These days, it's hip to be Basque. After all, these inhabitants of northern Spain and a slice of southern France, so long unremarked by the outside world, just built the stunning Guggenheim Museum in their port town of Bilbao. They're on the cutting edge of a borderless European Union. Not least, their famous sauce of salt cod, cooked in olive oil with hot pepper and garlic, is likely to be simmering at the finest French restaurants anywhere.
Mark Kurlansky's insightful history shows that although the Basques have been extraordinary inventors and discoverers, they have not always enjoyed such acclaim. In fact, if there were a medal for the most underappreciated people on the planet, the 2.4 million Basques would win hands down.
These adventurers have a little-remembered history of firsts. They were the first Europeans to cultivate tobacco; the first to admire hot peppers imported from the Americas; and the first to break the Dutch monopoly on chocolate. They sailed in the Spanish Armada and built ships with venture capital. And sorry all you Francophiles, it was the Basques who popularized the beret as a fashion statement.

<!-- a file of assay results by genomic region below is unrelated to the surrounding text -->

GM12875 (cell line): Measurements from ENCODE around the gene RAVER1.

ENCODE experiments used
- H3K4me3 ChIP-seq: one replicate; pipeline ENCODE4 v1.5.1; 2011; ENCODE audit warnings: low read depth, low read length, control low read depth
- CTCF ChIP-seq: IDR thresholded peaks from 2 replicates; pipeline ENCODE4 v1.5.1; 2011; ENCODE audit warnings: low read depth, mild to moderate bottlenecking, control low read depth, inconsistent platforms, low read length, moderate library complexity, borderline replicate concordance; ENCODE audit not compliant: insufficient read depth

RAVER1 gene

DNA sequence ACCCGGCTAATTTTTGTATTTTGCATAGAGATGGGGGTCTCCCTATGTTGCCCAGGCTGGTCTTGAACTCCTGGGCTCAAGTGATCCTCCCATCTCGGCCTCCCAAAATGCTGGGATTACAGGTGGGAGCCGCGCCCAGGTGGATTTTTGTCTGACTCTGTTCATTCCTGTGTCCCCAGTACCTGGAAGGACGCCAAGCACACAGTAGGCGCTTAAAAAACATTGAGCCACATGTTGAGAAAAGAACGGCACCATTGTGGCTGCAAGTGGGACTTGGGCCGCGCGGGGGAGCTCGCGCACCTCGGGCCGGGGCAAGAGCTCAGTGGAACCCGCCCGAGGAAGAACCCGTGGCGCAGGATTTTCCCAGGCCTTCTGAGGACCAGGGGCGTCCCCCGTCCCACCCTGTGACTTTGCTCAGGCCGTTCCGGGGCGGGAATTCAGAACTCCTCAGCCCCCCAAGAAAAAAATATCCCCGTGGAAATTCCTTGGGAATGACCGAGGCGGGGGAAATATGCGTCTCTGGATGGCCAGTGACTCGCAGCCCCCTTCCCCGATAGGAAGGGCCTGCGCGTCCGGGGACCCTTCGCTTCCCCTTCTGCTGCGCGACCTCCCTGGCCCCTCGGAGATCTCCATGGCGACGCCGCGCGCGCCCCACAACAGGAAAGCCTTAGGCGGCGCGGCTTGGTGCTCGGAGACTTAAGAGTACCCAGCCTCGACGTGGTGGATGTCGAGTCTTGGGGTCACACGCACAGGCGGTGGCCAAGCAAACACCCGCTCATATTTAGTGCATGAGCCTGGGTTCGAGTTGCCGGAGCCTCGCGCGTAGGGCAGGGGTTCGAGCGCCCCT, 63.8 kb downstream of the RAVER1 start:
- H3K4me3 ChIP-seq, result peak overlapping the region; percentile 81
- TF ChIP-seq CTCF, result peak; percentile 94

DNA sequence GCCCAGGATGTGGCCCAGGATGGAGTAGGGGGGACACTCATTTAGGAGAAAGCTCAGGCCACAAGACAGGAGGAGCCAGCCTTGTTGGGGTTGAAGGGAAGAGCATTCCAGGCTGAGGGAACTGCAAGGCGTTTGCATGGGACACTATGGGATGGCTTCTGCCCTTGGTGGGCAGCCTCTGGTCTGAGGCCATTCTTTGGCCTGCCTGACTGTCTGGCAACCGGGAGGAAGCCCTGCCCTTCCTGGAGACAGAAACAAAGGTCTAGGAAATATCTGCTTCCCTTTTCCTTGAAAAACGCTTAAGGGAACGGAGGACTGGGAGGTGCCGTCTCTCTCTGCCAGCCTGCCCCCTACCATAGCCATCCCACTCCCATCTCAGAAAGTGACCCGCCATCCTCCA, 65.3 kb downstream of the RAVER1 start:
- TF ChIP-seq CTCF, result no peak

The Basques are also the only Spaniards who visibly resisted the dictator Franco in the early 1970s, and much of this book is devoted to following the political intrigue that made some Basques such terrorists throughout the 1980s. Kurlansky offers a fine opportunity to catch up on Spain's postwar political trials. He also gives a powerful account of the 1937 attack on Guernica, where German and Italian bombers flew low over the town square, dumping splinter bombs at the busiest moment of the market day.
Kurlansky, who wrote Cod: A Biography of the Fish That Changed the World, has again put his appetite to work. This book is peppered with recipes for traditional Basque dishes. A roasted sea bream swims in a touch of oil and garlic; red beans from the region of Tolosa are cooked in earthen crocks and garnished with pickled green peppers.
For all his Basque boosterism, Kurlansky remains a wry observer of these neglected and maligned tribes living in the shadows of the Pyrenees. The singular remarkable fact about the Basques, he marvels, is that they still exist. ¦
Jeff Byles is a reviewer in New York City.